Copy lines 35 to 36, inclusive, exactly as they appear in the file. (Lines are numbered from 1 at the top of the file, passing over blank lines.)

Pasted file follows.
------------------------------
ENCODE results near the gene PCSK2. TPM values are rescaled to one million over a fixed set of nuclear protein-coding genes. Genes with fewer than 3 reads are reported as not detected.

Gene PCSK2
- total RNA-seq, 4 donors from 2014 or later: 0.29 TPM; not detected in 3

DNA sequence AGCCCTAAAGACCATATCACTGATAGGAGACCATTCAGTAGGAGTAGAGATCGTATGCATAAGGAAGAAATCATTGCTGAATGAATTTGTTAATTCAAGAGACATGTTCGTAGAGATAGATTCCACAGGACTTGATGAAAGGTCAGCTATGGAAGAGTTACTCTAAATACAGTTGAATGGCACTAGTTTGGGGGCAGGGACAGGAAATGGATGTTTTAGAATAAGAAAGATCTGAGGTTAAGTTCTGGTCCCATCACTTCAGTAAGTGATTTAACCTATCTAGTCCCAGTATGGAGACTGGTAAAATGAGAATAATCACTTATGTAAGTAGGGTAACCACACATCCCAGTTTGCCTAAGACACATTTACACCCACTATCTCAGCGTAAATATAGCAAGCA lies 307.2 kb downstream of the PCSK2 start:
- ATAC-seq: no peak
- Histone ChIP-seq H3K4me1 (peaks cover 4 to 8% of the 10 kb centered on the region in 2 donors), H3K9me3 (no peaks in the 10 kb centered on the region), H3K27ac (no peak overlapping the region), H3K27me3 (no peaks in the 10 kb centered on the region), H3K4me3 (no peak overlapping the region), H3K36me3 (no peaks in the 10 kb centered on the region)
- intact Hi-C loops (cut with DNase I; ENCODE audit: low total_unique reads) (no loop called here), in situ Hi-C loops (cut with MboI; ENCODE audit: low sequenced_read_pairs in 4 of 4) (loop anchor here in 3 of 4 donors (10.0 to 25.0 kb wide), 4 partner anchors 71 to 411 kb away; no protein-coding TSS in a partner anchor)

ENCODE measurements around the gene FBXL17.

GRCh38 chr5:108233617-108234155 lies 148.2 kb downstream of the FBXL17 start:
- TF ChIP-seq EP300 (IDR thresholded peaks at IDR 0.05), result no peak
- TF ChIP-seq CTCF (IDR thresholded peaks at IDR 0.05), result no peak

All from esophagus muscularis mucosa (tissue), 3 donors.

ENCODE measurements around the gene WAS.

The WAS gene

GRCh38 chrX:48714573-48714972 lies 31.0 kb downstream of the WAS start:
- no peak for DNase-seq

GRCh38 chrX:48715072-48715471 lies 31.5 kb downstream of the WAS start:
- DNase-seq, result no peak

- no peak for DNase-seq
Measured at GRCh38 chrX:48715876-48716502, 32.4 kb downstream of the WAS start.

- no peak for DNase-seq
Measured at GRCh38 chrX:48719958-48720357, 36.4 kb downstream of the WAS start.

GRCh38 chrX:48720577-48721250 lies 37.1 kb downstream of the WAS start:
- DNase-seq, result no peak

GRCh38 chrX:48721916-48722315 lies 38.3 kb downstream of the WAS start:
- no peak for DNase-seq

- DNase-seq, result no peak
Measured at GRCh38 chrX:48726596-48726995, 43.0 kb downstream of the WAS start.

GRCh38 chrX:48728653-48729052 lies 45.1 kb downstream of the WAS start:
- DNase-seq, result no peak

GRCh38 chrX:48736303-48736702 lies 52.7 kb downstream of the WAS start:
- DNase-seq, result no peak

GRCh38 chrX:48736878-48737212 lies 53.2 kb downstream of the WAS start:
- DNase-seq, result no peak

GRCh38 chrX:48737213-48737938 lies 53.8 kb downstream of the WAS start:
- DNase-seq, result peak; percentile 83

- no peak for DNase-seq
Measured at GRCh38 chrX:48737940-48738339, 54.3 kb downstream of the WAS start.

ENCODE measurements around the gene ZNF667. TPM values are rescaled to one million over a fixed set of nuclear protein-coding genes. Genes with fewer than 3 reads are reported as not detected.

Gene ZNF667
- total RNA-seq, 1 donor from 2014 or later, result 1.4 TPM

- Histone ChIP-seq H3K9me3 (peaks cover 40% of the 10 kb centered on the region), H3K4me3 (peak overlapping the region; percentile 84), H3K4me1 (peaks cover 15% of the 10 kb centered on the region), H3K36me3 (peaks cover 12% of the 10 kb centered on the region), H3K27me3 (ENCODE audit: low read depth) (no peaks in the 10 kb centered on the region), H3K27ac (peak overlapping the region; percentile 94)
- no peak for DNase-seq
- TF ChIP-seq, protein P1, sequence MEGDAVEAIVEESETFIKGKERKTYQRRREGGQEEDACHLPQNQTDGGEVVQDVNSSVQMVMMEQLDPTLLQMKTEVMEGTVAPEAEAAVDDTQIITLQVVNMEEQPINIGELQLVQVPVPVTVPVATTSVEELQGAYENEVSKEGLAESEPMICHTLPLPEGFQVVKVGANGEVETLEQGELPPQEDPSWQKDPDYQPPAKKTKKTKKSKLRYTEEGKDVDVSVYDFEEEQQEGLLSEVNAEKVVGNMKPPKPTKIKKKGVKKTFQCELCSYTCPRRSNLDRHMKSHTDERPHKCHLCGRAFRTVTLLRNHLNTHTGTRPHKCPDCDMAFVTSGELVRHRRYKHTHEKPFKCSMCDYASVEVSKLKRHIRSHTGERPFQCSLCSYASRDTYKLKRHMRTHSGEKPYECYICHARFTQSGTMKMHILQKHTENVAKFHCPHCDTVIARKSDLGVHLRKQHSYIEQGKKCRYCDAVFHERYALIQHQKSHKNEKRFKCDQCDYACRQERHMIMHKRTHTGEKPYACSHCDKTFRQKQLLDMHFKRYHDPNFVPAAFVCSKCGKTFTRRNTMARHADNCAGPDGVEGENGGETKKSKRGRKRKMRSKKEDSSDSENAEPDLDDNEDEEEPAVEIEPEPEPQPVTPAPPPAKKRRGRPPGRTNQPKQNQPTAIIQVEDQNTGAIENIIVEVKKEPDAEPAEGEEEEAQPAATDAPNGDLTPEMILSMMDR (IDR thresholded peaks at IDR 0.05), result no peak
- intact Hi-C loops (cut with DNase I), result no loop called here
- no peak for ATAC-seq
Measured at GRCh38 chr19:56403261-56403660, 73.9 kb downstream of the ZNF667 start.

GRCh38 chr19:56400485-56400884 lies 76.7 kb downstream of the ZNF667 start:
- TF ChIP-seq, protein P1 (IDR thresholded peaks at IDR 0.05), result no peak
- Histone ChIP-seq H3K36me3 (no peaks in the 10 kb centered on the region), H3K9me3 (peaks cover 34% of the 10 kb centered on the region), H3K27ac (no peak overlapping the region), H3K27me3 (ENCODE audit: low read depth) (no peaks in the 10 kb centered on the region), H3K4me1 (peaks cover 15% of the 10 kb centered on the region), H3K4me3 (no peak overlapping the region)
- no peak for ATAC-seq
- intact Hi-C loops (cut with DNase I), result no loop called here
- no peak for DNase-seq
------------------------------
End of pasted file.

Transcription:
GRCh38 chrX:48737213-48737938 lies 53.8 kb downstream of the WAS start:
- DNase-seq, result peak; percentile 83